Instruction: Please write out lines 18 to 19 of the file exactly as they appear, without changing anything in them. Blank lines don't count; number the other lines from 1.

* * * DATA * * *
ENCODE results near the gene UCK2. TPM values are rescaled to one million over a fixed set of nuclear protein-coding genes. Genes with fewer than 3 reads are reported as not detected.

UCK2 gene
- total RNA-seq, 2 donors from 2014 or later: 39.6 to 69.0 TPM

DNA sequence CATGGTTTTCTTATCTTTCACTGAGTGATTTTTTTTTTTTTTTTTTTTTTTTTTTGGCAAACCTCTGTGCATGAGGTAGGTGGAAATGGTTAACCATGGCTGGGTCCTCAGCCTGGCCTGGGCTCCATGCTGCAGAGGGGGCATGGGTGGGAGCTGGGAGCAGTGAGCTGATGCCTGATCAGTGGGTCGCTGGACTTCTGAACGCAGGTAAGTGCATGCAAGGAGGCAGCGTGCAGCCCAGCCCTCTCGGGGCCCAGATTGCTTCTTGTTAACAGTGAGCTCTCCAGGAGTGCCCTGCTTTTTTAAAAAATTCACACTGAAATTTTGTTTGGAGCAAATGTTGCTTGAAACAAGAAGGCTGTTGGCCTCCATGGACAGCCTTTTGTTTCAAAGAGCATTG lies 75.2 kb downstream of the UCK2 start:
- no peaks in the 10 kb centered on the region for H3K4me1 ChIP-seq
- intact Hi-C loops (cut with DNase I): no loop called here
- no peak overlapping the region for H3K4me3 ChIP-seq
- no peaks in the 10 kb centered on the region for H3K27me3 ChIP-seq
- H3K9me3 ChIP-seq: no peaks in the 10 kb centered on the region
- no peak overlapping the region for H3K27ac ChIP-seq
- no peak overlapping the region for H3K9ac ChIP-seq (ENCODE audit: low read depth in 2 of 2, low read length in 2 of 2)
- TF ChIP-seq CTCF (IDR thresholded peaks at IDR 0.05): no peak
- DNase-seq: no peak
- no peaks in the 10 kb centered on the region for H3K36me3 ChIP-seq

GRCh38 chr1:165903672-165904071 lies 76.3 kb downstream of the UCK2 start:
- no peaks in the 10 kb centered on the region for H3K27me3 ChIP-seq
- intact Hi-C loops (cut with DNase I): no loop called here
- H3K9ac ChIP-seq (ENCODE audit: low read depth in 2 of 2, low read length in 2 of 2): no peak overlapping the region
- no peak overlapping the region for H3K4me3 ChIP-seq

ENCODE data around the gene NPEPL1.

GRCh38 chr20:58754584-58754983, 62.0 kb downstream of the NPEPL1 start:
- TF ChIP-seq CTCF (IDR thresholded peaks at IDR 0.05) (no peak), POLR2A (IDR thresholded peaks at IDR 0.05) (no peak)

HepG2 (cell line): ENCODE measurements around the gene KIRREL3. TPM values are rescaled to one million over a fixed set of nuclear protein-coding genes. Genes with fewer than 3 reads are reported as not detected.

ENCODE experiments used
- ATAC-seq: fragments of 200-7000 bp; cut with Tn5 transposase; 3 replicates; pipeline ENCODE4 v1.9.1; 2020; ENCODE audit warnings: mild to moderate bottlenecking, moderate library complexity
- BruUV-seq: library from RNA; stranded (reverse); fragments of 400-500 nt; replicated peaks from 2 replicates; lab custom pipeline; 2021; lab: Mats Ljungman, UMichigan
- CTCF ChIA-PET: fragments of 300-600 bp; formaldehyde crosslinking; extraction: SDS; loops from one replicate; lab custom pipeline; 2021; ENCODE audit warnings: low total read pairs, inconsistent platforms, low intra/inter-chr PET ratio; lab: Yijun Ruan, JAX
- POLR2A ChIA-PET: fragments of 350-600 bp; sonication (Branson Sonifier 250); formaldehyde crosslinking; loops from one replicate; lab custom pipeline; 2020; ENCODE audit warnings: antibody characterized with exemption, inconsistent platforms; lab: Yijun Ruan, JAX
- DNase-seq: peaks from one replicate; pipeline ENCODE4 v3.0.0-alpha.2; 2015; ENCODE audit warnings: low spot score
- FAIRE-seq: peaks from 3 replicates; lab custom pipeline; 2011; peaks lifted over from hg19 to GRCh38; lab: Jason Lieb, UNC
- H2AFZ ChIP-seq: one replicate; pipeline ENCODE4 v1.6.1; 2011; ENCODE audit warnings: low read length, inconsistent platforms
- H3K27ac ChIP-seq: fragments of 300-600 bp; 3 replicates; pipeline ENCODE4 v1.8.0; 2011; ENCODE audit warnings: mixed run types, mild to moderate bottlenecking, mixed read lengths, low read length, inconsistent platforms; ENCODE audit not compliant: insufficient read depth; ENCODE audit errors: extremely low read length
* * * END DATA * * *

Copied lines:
- H3K9ac ChIP-seq (ENCODE audit: low read depth in 2 of 2, low read length in 2 of 2): no peak overlapping the region
- no peak overlapping the region for H3K4me3 ChIP-seq